Property damage incurred as a result of Hurricane Laura’s surge is poised to impact at least 431,810 residential properties with over $88.6 billion in reconstruction costs across Texas and Louisiana, according to data from property analytics provider CoreLogic.

Estimates from CoreLogic were based on the National Hurricane Center’s forecast on Tuesday anticipating the storm to make landfall as a Category 3 storm.

As of Wednesday morning, however, the National Weather Service said the hurricane had already reached Category 3 overnight, and would likely reach a “catastrophic” Category 4 status by the time it makes landfall later Wednesday evening or early Thursday morning. If the storm does indeed escalate to Category 4, up to 496,966 homes could face destruction of $125 billion in reconstruction costs.

At a time when many homeowners are already struggling to make mortgage payments amid layoffs as a result of the coronavirus pandemic, significant reconstruction costs due to severe property damage may tip some over the edge and create a new wave of distressed loans.

“The coincidence of two catastrophes — a damaging hurricane season and the ongoing global pandemic — underscores the importance of the correct valuation of reconstruction cost, one of the core tenets of property insurance,” Tom Larsen, content strategy principal for insurance solutions at CoreLogic, said in a statement.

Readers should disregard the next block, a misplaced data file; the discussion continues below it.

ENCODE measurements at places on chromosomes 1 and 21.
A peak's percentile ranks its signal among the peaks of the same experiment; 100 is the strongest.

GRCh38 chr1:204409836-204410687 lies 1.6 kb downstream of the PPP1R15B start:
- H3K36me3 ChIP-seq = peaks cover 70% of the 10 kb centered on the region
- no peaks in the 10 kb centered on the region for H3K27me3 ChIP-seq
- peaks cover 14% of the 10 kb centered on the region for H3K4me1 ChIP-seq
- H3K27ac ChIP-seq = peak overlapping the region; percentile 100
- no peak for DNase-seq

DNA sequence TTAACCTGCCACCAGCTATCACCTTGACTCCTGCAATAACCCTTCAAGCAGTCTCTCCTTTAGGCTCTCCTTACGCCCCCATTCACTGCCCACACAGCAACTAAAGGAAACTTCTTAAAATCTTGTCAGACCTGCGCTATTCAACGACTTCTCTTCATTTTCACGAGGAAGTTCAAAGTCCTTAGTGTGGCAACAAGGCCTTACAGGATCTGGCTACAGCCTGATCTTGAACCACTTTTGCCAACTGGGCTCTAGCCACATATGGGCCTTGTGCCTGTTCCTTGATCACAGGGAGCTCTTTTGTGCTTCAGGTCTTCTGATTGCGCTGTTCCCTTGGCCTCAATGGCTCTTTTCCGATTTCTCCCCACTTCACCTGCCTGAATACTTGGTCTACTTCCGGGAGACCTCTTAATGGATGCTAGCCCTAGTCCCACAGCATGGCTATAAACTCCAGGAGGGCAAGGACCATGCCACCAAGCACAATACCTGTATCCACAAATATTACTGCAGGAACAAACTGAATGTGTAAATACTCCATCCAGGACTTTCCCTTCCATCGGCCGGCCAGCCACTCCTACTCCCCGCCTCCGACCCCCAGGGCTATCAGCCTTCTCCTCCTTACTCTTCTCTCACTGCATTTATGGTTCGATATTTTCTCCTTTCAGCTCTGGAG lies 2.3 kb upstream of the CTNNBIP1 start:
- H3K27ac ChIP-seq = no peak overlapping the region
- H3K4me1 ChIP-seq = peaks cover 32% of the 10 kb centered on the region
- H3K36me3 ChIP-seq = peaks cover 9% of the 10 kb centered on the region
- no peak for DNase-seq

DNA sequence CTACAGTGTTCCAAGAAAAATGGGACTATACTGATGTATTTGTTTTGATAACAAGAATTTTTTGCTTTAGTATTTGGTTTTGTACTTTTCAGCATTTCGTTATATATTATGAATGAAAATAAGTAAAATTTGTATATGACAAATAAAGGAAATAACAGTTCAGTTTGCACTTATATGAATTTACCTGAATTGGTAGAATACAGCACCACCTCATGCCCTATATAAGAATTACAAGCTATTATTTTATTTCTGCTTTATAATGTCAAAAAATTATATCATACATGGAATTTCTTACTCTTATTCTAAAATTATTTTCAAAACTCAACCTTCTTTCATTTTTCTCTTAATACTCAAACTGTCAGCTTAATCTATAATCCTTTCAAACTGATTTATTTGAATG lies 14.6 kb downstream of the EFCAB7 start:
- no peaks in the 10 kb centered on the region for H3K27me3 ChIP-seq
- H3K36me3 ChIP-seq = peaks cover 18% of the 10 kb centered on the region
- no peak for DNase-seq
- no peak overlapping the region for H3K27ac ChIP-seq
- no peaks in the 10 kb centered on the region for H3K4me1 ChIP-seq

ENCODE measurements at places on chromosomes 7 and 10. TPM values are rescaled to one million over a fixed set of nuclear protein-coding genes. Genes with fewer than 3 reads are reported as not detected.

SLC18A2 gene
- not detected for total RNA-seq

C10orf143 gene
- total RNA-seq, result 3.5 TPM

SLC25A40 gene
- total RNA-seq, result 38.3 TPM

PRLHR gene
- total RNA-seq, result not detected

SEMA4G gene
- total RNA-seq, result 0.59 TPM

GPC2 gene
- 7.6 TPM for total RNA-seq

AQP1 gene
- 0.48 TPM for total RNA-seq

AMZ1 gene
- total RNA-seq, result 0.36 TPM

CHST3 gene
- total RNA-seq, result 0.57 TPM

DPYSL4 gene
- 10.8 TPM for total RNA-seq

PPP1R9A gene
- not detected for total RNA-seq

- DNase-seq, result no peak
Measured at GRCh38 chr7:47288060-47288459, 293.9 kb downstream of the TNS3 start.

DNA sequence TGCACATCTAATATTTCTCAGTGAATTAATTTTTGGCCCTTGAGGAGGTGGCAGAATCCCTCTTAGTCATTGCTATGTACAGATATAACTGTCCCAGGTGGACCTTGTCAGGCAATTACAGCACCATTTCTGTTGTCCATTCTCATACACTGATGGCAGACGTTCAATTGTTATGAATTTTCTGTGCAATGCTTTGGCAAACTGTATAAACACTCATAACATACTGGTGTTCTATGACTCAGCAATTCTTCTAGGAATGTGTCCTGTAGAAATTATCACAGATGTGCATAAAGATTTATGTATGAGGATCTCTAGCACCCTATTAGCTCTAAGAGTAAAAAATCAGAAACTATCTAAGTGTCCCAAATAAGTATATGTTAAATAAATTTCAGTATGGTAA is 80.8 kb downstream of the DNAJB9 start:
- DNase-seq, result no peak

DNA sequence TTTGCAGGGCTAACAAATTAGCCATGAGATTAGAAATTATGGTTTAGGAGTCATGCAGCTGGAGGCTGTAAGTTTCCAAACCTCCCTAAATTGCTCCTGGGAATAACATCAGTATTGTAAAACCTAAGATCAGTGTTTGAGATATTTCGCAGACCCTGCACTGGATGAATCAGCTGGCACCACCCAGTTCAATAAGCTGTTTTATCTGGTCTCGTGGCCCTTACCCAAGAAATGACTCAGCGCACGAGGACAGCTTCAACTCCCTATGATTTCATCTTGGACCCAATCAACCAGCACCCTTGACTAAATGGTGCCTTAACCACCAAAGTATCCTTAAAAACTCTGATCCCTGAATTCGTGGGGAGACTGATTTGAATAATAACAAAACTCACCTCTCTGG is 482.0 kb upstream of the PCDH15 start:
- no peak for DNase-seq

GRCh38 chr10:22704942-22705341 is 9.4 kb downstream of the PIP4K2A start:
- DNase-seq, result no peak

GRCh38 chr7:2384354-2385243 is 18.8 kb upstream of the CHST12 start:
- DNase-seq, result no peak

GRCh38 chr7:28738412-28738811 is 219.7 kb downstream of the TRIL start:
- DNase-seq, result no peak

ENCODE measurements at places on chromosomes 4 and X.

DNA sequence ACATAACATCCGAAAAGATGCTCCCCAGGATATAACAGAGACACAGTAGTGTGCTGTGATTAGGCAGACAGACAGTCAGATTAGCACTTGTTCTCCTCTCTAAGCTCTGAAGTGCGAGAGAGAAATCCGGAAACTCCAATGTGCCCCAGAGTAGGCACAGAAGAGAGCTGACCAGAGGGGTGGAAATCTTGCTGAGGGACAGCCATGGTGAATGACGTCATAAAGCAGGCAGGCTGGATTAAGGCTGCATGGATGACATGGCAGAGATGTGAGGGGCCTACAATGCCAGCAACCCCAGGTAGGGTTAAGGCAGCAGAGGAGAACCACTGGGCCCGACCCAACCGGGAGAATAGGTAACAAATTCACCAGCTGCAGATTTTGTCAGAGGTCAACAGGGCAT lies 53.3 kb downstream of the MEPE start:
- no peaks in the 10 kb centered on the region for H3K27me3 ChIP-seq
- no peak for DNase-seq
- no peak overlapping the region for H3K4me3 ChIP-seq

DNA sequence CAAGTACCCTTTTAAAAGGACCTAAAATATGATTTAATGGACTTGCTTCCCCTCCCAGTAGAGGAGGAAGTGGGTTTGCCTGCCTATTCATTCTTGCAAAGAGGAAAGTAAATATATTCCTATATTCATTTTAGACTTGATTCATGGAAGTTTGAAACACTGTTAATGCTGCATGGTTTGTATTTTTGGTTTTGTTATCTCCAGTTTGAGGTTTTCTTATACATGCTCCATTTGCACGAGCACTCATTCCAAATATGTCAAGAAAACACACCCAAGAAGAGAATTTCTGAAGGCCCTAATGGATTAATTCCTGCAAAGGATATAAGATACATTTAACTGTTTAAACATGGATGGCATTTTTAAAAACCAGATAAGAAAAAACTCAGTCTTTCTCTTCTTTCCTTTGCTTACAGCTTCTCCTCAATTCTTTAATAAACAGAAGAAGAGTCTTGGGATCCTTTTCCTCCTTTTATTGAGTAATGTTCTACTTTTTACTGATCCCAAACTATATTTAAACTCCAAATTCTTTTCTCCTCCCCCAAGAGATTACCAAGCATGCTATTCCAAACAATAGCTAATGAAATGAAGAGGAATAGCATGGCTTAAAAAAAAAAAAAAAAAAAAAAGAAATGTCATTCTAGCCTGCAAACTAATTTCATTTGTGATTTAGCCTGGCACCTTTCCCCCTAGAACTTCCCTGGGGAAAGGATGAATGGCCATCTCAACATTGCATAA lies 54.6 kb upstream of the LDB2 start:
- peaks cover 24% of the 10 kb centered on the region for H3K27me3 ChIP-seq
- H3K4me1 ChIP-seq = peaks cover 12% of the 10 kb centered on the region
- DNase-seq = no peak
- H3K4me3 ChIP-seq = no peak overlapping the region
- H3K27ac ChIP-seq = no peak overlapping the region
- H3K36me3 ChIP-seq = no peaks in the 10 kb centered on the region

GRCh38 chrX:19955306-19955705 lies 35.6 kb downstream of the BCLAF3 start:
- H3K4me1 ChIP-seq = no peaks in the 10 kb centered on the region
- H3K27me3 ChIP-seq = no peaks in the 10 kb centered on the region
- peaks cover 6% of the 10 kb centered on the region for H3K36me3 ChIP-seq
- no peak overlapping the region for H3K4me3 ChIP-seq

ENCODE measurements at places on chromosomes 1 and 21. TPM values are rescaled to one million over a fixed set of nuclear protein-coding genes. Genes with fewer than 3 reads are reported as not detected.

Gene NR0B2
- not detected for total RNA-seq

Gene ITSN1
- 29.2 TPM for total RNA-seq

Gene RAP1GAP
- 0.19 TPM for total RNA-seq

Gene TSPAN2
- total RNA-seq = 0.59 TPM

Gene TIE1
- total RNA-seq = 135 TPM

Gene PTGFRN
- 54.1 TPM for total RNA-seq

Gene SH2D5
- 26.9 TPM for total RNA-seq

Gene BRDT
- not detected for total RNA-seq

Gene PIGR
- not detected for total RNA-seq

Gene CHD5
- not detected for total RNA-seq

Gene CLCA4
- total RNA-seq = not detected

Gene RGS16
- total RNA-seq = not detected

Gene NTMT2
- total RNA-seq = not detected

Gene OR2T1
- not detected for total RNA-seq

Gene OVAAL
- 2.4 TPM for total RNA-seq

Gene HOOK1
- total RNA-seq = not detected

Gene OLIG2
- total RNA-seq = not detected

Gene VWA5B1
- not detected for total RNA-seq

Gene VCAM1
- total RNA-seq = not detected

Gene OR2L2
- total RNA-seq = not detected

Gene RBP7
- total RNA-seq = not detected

“Homeowners, mortgage lenders and insurers need to work together to ensure properties are fully protected and insured,” Larsen added. “CoreLogic data has found a correlation in mortgage delinquencies and catastrophes, which could point to a serious issue of underinsurance trends.”

In the event of a Category 4 storm, the Houston metro area stands to incur the greatest property damage, both in terms of number of homes at risk (202,433) and reconstruction cost value ($44.51 billion). Following Houston, Beaumont-Port Arthur, Texas (104,601 properties and $19.16 billion in damage at risk), and Houma-Thibodaux, Louisiana (74,115 properties and $15.29 billion in damage at risk), are poised to incur the next greatest amount of damage.

Track Hurricane Laura on the National Hurricane Center’s website here.

Email Lillian Dickerson

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